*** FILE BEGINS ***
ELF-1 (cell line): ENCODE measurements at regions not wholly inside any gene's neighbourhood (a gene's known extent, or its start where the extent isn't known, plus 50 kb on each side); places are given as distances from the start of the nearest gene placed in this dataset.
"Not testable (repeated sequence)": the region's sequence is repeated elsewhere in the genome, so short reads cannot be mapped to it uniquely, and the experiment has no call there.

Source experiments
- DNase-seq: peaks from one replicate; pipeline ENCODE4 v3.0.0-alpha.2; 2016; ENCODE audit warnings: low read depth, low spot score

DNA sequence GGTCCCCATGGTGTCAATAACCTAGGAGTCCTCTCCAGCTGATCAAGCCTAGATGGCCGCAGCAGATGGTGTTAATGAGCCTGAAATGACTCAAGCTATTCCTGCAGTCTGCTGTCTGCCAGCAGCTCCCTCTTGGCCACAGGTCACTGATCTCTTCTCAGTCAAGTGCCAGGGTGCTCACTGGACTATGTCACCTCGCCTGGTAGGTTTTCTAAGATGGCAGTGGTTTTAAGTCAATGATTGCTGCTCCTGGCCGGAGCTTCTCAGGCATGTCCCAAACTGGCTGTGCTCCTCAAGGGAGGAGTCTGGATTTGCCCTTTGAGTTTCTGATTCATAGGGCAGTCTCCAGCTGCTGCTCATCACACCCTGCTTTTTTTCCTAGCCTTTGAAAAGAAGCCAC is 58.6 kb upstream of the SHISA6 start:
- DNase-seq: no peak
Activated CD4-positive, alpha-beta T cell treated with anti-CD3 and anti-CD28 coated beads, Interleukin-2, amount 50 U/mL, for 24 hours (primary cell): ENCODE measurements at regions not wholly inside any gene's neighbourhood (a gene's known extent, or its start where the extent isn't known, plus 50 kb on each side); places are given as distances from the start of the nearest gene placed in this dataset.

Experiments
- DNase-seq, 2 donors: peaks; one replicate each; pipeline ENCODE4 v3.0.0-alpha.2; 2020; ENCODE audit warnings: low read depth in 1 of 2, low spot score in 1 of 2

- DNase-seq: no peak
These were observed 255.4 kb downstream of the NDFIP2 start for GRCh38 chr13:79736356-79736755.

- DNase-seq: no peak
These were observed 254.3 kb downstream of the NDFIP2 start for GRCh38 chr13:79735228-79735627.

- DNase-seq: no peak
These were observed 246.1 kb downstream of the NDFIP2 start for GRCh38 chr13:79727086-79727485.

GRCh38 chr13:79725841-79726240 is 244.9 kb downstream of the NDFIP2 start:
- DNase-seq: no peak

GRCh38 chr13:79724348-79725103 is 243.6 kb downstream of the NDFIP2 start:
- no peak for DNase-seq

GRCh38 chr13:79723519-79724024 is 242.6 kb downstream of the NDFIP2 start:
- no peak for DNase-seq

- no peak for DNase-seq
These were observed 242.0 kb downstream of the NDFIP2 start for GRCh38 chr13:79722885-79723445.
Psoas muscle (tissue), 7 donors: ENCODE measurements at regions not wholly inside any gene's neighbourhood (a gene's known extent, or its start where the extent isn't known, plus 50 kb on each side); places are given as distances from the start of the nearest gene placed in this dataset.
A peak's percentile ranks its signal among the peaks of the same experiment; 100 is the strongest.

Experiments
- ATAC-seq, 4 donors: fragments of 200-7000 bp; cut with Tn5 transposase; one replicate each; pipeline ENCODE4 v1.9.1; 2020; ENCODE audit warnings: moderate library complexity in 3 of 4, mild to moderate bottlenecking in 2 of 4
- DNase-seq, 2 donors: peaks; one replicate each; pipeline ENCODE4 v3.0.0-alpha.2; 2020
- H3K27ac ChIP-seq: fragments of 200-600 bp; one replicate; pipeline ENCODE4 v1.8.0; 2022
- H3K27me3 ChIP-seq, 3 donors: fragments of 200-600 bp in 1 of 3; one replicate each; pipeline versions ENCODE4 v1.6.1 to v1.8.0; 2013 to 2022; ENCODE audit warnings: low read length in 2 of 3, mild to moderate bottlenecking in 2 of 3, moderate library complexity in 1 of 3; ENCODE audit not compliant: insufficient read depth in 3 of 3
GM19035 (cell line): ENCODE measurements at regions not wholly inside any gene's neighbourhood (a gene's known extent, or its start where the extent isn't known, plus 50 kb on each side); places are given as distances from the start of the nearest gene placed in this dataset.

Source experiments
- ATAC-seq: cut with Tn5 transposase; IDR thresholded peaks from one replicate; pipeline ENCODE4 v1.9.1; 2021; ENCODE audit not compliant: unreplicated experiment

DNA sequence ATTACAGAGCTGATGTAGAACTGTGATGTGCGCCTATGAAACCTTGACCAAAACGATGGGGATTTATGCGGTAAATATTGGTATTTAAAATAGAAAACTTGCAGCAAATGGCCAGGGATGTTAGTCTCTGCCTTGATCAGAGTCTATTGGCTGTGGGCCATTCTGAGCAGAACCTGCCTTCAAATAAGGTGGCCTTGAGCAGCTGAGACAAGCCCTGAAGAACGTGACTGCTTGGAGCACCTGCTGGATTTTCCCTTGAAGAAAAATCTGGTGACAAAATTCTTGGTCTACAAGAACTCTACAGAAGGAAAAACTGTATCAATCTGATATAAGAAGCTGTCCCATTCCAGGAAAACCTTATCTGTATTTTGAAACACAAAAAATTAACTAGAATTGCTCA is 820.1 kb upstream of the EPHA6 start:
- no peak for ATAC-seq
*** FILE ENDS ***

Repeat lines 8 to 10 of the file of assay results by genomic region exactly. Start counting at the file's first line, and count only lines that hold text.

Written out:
Experiments
- DNase-seq, 2 donors: peaks; one replicate each; pipeline ENCODE4 v3.0.0-alpha.2; 2020; ENCODE audit warnings: low read depth in 1 of 2, low spot score in 1 of 2

- DNase-seq: no peak